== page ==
By: E&P Staff
Total revenues for Canadian newspapers barely dipped in 2007, as accelerating online ad sales offset a dip in print, according to data released Thursday by the Canadian Newspaper Association (CNA).
Overall newspaper revenues were down 0.8% to $C3.576 billion, according to the data compiled for CNA by Borrell Associates. (C$1 equals U.S. $0.98.)
Print ad revenues that dipped 2.4% in 2007 were offset by online revenues growth of 29%. Circulation revenues fell during the year, off 1.2% to $808.9 million, on a tough comparable to 2006, when circ revenues jumped 3.8%.
The Canadian newspaper results contrast dramatically with U.S. newspapers’ experience in 2007, when print advertising fell 9.4% to $42 billion — the biggest year-over-year since the Newspaper Association of America (NAA) started compiling the statistics in 1950.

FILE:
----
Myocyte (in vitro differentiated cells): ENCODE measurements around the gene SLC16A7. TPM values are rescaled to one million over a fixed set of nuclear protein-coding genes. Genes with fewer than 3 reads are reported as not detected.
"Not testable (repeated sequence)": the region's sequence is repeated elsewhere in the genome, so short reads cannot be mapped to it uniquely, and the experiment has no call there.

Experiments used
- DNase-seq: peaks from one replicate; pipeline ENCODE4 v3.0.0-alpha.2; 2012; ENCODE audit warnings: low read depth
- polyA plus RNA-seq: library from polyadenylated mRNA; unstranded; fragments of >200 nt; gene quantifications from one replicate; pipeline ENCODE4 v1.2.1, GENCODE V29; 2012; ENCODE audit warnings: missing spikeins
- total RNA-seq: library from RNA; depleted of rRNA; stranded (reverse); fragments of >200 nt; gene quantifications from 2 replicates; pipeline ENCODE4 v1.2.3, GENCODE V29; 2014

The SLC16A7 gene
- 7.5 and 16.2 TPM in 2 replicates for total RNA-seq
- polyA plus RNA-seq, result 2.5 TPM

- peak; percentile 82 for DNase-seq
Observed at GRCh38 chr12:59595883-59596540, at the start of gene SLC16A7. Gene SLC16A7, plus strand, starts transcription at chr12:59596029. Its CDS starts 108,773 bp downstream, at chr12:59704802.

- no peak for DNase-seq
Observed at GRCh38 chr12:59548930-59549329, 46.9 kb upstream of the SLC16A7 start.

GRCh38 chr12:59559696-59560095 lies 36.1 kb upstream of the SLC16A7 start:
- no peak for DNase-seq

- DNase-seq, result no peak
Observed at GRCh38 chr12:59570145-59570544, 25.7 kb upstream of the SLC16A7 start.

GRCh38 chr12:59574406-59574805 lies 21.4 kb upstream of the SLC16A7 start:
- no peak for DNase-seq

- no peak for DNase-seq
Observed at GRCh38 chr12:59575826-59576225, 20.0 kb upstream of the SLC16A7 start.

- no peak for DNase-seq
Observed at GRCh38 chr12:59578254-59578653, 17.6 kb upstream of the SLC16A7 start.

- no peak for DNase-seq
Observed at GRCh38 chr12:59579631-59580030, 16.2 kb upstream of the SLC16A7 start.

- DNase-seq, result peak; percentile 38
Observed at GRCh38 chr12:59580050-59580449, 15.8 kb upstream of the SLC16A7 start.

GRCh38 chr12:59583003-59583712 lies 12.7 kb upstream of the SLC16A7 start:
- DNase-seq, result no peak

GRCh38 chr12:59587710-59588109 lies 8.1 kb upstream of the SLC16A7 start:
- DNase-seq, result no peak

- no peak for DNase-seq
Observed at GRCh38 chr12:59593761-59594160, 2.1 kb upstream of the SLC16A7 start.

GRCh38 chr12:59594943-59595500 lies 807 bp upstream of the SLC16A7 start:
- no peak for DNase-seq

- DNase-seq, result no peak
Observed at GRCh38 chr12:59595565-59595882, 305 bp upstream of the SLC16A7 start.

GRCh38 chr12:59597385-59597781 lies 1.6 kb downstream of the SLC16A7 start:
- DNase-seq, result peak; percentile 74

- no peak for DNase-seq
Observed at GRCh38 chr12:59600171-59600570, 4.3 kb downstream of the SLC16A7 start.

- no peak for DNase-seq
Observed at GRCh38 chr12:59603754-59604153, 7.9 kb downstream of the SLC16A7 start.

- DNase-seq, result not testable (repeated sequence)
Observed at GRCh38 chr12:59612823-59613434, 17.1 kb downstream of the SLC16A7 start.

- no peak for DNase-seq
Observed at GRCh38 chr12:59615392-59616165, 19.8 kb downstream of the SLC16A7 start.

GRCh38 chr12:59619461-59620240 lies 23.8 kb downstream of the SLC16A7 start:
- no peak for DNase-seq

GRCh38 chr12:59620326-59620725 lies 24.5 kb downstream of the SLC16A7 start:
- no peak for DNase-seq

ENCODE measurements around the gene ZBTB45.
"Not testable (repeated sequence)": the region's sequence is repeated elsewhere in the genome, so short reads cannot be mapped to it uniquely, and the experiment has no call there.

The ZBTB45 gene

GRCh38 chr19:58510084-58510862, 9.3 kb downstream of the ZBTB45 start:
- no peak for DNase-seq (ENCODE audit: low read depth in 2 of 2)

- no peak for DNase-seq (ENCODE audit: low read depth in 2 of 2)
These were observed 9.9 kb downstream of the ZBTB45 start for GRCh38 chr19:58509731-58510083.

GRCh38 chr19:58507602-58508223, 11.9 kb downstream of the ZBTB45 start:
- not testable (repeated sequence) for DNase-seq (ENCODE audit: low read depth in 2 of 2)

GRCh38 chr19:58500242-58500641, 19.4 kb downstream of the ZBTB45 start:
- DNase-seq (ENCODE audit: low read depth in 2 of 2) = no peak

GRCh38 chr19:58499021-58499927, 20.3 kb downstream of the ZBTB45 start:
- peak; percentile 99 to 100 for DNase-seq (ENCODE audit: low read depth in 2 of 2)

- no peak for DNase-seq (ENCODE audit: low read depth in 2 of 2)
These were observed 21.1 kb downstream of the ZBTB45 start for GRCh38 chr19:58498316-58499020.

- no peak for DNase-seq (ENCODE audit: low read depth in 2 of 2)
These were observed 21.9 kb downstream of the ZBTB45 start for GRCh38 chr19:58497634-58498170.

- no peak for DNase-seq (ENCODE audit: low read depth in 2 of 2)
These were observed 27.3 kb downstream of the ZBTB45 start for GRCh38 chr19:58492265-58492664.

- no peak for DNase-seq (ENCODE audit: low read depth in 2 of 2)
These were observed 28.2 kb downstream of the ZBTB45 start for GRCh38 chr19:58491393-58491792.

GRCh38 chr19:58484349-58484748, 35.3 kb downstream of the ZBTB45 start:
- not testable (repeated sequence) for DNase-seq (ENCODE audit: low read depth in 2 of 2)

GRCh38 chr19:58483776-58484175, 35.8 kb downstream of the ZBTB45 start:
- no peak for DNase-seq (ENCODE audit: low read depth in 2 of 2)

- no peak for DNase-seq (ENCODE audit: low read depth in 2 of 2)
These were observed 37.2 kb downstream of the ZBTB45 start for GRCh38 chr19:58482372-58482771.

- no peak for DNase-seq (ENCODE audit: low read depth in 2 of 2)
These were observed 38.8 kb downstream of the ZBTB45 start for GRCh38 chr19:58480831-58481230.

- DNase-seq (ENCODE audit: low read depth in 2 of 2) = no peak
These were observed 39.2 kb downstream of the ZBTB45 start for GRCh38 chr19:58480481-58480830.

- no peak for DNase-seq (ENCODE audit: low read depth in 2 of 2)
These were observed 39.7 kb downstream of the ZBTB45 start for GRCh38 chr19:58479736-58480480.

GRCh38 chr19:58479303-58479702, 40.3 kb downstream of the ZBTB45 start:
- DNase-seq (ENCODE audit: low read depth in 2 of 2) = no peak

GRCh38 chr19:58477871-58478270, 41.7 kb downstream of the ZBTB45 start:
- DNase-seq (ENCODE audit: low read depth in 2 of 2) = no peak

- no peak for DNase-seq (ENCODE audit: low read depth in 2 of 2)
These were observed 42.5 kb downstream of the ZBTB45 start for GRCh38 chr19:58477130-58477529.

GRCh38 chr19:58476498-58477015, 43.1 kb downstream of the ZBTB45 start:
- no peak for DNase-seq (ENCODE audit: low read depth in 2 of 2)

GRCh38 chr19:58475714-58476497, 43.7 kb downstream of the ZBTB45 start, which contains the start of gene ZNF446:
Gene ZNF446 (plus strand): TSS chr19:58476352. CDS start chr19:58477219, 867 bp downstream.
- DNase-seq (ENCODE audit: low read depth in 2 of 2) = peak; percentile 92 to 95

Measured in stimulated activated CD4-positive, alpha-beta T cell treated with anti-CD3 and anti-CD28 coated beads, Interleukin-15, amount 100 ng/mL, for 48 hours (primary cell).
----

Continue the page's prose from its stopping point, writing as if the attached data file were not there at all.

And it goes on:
U.S. newspaper online revenues grew, but not as robustly as Canada’s, CNA noted. The NAA found the increase slowed to 18.8% — 10 percentage points lower than Canada — in 2007 from 31.4% the year before.
CNA President Anne Kothawala said the study is a good corrective pointing out the differences between the newspaper industry in Canada and the United States.
“The narrative about newspapers in the U.S. has been consistently negative in recent years, and that negativity has unduly influenced perceptions of the health of the newspaper industry in Canada,” she said. “Advertisers and their agencies, many of whom are global businesses, should ensure that their Canadian buying decisions are not tainted by the US data. In an age when consumers are increasingly tuning out advertising content, studies show they continue to find newspapers engaging. Many readers turn to their paper as much for the ad content as the editorial content.”
In 2008, Borrell will provide updates on revenues statistics on a quarterly basis, CNA said.